REVIEW

Psychopharmacology

, Volume 132, Issue 2, pp 107-124

Behavioral phenotypes of inbred mouse strains: implications and recommendations for molecular studies

  • J. N. CrawleyAffiliated withSection on Behavioral Neuropharmacology, Experimental Therapeutics Branch, National Institute of Mental Health, Building 10, Room 4D11, Bethesda, MD 20892-1375, USA
  • , John K. BelknapAffiliated withPortland Alcohol Research Center, Department of Behavioral Neuroscience, Oregon Health Sciences University and VA Medical Center, Portland, OR 97201, USA
  • , Allan CollinsAffiliated withInstitute for Behavioral Genetics, University of Colorado, Boulder, CO 80303, USA
  • , John C. CrabbeAffiliated withPortland Alcohol Research Center, Department of Behavioral Neuroscience, Oregon Health Sciences University and VA Medical Center, Portland, OR 97201, USA
  • , Wayne FrankelAffiliated withThe Jackson Laboratory, Bar Harbor, ME 04609, USA
  • , Norman HendersonAffiliated withDepartment of Psychology, Oberlin College, Oberlin, OH 44074-1086, USA
  • , Robert J. HitzemannAffiliated withDepartment of Psychiatry, State University of New York, Stony Brook, NY 11794–8101, USA
  • , Stephen C. MaxsonAffiliated withBiobehavioral Sciences Graduate Degree Program and Department of Psychology, University of Connecticut, Storrs, CT 06269-4154, USA
  • , Lucinda L. MinerAffiliated withMolecular Neurobiology Laboratory, National Institute on Drug Abuse, Baltimore, MD 21224, USA
    • , Alcino J. SilvaAffiliated withCold Spring Harbor Laboratory, Cold Spring Harbor, NY 11724, USA
    • , Jeanne M. WehnerAffiliated withInstitute for Behavioral Genetics, University of Colorado, Boulder, CO 80303, USA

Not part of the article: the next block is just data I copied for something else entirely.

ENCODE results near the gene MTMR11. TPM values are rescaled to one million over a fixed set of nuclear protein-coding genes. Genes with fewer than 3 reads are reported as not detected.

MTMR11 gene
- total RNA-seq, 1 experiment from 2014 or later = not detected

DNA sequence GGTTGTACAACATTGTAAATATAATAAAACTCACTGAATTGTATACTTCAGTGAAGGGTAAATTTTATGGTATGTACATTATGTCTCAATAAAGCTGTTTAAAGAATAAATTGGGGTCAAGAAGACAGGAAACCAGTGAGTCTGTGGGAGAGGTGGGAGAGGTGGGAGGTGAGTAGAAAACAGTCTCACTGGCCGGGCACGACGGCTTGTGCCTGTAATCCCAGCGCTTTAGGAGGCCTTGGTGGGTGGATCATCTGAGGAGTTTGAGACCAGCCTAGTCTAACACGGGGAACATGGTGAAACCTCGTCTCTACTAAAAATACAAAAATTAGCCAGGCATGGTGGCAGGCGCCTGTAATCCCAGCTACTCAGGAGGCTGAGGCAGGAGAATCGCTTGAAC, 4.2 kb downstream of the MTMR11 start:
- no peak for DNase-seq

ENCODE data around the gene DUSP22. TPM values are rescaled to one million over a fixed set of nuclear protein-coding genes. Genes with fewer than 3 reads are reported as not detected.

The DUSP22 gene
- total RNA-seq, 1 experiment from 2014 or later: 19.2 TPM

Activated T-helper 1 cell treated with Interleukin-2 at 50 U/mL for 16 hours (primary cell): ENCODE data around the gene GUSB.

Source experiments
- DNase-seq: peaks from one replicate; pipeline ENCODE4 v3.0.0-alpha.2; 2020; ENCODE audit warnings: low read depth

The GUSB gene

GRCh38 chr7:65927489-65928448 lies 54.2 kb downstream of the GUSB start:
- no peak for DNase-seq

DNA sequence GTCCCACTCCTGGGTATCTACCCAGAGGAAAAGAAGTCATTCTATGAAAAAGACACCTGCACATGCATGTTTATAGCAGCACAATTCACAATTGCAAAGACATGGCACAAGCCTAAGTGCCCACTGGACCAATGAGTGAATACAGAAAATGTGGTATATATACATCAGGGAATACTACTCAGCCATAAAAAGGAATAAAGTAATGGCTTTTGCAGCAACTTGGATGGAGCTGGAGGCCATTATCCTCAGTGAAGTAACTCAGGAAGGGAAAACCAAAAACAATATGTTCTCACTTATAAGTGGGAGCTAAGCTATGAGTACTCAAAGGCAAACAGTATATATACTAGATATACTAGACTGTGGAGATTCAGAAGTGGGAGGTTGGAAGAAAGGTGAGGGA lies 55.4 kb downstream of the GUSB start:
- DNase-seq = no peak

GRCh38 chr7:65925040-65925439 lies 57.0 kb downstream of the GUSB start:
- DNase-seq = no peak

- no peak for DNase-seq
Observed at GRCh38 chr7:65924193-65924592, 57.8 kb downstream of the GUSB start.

• , Anthony Wynshaw-BorisAffiliated withSection on Behavioral Neuropharmacology, Experimental Therapeutics Branch, National Institute of Mental Health, Building 10, Room 4D11, Bethesda, MD 20892-1375, USALaboratory of Genetic Disease Research, National Institute, Human Genome Research Institute, Bethesda, MD 20892-4470, USA
    • , R. PaylorAffiliated withSection on Behavioral Neuropharmacology, Experimental Therapeutics Branch, National Institute of Mental Health, Building 10, Room 4D11, Bethesda, MD 20892-1375, USA

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Abstract

 Choosing the best genetic strains of mice for developing a new knockout or transgenic mouse requires extensive knowledge of the endogenous traits of inbred strains. Background genes from the parental strains may interact with the mutated gene, in a manner which could severely compromise the interpretation of the mutant phenotype. The present overview summarizes the literature on a wide variety of behavioral traits for the 129, C57BL/6, DBA/2, and many other inbred strains of mice. Strain distributions are described for open field activity, learning and memory tasks, aggression, sexual and parental behaviors, acoustic startle and prepulse inhibition, and the behavioral actions of ethanol, nicotine, cocaine, opiates, antipsychotics, and anxiolytics. Using the referenced information, molecular geneticists can choose optimal parental strains of mice, and perhaps develop new embryonic stem cell progenitors, for new knockouts and transgenics to investigate gene function, and to serve as animal models in the development of novel therapeutics for human genetic diseases.

Key words Mouse Inbred strains Behavior Genetics Locomotion Open field activity Learning Memory Aggression Parental behaviors Acoustic startle Prepulse inhibition Alcohol Nicotine Cocaine Opiates Haloperidol Diazepam Breeding Embryonic stem cell lines Transgenic Knockouts Null mutation